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How did the singing go?
“It was way more difficult than I imagined. I always thought I was a pretty good singer, but once you step out of the great acoustics of your shower, you realize that there’s more nuance to what you have to do. Stepping into the recording booth—that’s when you really get to see how well you’re singing. The mics in those booths pick up everything. I really appreciated the challenge, though. I learned a lot from watching people like Anna Kendrick, who has sung all her life and really knows how to communicate through singing.”

Are you a bit of a risk taker? It sounds like lately you’ve been throwing yourself into tough stuff: improv, singing…
“I don’t know if I’d characterize it as risk taking. Every time I said yes to these things, they just seemed like a lot of fun. I was driven more by the idea of enjoying myself, I guess. You’ve heard it before, I’m sure, but if something scares you, you should do it, because it’s a challenge and it makes you grow.”

Some say we’ve reached what they call “peak beard,” because these days every hipster seems to have one. Now that you’re rocking one, how do you feel about being thought of as a hipster?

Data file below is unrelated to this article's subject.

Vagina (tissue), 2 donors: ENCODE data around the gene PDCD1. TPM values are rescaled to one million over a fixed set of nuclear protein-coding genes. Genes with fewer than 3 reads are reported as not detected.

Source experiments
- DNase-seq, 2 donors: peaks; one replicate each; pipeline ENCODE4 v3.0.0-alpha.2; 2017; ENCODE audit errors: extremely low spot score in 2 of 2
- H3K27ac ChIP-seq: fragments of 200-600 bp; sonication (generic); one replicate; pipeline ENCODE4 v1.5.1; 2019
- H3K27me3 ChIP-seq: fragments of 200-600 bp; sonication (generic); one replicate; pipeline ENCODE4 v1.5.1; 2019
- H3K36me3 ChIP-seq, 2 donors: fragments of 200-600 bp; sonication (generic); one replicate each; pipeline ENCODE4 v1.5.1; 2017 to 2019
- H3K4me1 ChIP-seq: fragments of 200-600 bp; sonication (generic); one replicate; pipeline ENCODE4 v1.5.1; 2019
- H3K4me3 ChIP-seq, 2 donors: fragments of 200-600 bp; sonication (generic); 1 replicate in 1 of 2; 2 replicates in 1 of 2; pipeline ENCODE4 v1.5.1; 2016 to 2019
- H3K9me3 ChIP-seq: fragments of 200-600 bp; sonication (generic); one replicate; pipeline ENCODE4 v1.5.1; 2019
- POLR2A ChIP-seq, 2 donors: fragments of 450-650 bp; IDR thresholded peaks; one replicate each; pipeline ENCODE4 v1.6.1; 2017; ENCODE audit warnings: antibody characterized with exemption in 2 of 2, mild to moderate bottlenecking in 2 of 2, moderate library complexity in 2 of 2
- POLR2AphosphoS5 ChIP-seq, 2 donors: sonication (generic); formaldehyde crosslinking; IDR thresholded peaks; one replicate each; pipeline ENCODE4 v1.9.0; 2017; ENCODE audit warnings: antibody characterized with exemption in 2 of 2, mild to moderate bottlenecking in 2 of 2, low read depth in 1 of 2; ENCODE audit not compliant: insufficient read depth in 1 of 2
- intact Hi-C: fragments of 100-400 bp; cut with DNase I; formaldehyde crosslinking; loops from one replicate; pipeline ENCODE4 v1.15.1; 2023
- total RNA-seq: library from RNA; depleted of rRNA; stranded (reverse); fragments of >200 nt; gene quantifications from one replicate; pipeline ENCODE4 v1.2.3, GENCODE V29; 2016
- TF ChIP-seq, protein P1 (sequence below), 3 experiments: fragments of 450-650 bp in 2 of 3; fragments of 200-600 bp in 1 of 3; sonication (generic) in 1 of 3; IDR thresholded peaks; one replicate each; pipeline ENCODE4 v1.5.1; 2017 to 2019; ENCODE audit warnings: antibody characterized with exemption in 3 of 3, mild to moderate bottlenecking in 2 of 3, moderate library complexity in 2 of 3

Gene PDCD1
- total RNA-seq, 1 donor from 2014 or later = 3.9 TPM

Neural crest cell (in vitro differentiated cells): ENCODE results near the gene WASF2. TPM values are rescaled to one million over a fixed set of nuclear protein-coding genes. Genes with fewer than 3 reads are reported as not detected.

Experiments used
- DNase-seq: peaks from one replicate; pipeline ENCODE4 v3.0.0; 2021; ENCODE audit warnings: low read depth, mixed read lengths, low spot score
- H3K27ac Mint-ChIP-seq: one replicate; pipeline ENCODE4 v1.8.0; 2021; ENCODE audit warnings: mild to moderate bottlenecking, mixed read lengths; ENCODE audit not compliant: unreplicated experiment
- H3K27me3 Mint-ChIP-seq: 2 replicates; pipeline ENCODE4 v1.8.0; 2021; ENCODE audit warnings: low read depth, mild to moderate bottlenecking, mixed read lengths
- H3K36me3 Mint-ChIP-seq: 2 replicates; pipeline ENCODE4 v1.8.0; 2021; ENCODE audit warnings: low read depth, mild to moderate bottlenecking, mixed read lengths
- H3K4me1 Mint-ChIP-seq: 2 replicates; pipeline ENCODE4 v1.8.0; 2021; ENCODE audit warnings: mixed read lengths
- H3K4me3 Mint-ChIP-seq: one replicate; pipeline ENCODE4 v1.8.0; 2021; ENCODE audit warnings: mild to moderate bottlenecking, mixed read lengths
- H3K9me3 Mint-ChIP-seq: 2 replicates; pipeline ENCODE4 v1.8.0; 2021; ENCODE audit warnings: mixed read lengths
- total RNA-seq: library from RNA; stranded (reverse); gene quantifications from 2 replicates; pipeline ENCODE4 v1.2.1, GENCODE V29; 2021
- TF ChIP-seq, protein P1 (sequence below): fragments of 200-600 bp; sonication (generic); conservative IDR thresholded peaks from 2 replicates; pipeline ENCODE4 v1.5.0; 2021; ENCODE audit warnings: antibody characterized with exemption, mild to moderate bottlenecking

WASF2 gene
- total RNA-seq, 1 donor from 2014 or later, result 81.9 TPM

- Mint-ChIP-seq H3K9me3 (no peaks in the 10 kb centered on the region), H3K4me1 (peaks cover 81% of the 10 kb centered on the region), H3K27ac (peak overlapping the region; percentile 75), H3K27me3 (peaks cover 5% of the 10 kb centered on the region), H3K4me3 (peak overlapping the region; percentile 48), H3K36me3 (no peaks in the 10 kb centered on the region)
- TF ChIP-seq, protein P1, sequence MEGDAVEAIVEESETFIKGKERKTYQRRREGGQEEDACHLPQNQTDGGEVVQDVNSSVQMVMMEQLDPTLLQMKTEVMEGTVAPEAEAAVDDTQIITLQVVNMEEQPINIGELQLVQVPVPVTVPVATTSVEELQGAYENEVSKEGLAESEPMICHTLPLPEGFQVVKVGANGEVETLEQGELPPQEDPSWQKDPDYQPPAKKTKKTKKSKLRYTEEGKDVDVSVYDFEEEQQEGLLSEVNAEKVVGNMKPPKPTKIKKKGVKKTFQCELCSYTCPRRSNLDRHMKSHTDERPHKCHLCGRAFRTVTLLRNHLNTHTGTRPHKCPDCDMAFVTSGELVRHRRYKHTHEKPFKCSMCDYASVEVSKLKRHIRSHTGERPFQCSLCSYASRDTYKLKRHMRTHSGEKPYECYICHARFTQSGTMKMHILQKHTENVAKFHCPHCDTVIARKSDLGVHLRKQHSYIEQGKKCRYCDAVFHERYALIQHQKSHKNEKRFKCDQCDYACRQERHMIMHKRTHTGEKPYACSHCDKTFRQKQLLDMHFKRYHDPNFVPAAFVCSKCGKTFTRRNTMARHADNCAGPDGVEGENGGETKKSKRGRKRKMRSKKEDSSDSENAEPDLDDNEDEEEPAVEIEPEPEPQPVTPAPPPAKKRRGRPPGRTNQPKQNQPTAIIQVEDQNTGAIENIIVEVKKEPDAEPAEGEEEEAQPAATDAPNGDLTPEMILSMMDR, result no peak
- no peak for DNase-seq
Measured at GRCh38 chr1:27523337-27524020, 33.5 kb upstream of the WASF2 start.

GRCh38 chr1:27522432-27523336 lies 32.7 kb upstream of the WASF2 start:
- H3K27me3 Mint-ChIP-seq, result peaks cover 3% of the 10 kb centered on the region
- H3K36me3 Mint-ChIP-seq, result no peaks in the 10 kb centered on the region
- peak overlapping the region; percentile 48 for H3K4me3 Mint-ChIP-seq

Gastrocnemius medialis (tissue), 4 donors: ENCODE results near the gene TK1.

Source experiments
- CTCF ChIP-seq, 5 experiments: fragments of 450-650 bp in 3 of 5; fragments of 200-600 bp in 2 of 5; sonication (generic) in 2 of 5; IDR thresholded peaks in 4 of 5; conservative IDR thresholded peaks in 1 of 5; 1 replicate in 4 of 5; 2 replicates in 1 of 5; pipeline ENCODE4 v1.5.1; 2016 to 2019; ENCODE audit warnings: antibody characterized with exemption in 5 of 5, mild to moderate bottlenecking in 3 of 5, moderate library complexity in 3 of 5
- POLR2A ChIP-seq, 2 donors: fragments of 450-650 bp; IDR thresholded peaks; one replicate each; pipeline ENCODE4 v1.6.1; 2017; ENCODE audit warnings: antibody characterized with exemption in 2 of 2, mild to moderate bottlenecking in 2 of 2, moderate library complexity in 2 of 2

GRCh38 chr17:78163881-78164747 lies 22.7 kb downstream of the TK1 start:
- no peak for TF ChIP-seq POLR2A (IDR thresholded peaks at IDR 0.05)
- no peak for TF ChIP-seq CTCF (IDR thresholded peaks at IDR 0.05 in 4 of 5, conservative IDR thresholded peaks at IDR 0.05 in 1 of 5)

“Oh, man…well, I’ve always lived in L.A.’s hipster ter­ritory, so I don’t mind it. I’m not really a true, defined hipster. I do, at the moment, have kind of a weirdish haircut, and I do have a beard, and I do occasionally wear skinny jeans…. I saw one dude wearing one of those Davy Crockett—what the hell are they?”

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A raccoon tail?
“Yeah, yeah! The raccoon tail! This guy was wearing double raccoon tails. I haven’t gotten to that territory yet, but I’d rather live in hipster territory in L.A. than the weird, jock-y, mid-Hollywood area.”

Are you high maintenance?

“I’m probably more high maintenance than the average Joe because I’m an actor; you do become more and more metrosexual as you do this job. But, I don’t know, if I’m on a job where I have to shave every day, then I shave every day. And if I’m not, I don’t. I have a beard now because I’m not working and there’s no real reason to shave, so why do it? I just want to see how much more grey I can get in my beard.”